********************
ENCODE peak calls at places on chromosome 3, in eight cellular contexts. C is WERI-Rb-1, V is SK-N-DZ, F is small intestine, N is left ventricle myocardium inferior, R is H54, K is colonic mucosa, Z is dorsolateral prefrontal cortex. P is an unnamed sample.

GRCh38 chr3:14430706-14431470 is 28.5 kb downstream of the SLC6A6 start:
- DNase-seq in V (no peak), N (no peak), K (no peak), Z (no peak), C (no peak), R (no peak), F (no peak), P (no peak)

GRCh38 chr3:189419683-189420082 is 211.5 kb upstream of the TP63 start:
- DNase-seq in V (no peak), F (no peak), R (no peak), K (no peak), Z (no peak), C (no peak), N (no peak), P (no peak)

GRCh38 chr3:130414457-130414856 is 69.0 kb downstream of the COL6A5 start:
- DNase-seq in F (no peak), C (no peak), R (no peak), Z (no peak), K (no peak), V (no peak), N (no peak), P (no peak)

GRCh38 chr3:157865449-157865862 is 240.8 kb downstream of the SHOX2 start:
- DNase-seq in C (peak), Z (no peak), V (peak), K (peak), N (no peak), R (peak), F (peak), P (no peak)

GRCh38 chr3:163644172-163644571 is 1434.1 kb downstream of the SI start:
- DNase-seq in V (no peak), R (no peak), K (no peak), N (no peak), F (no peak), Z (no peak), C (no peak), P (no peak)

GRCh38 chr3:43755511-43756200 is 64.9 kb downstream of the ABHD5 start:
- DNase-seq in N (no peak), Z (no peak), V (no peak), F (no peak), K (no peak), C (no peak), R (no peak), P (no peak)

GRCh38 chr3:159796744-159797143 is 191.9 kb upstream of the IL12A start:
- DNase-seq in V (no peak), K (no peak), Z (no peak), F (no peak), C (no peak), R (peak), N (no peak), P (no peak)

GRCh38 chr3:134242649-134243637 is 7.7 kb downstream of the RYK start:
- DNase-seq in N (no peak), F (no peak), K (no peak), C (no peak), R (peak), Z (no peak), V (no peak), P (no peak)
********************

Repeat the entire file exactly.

ENCODE peak calls at places on chromosome 3, in eight cellular contexts. C is WERI-Rb-1, V is SK-N-DZ, F is small intestine, N is left ventricle myocardium inferior, R is H54, K is colonic mucosa, Z is dorsolateral prefrontal cortex. P is an unnamed sample.

GRCh38 chr3:14430706-14431470 is 28.5 kb downstream of the SLC6A6 start:
- DNase-seq in V (no peak), N (no peak), K (no peak), Z (no peak), C (no peak), R (no peak), F (no peak), P (no peak)

GRCh38 chr3:189419683-189420082 is 211.5 kb upstream of the TP63 start:
- DNase-seq in V (no peak), F (no peak), R (no peak), K (no peak), Z (no peak), C (no peak), N (no peak), P (no peak)

GRCh38 chr3:130414457-130414856 is 69.0 kb downstream of the COL6A5 start:
- DNase-seq in F (no peak), C (no peak), R (no peak), Z (no peak), K (no peak), V (no peak), N (no peak), P (no peak)

GRCh38 chr3:157865449-157865862 is 240.8 kb downstream of the SHOX2 start:
- DNase-seq in C (peak), Z (no peak), V (peak), K (peak), N (no peak), R (peak), F (peak), P (no peak)

GRCh38 chr3:163644172-163644571 is 1434.1 kb downstream of the SI start:
- DNase-seq in V (no peak), R (no peak), K (no peak), N (no peak), F (no peak), Z (no peak), C (no peak), P (no peak)

GRCh38 chr3:43755511-43756200 is 64.9 kb downstream of the ABHD5 start:
- DNase-seq in N (no peak), Z (no peak), V (no peak), F (no peak), K (no peak), C (no peak), R (no peak), P (no peak)

GRCh38 chr3:159796744-159797143 is 191.9 kb upstream of the IL12A start:
- DNase-seq in V (no peak), K (no peak), Z (no peak), F (no peak), C (no peak), R (peak), N (no peak), P (no peak)

GRCh38 chr3:134242649-134243637 is 7.7 kb downstream of the RYK start:
- DNase-seq in N (no peak), F (no peak), K (no peak), C (no peak), R (peak), Z (no peak), V (no peak), P (no peak)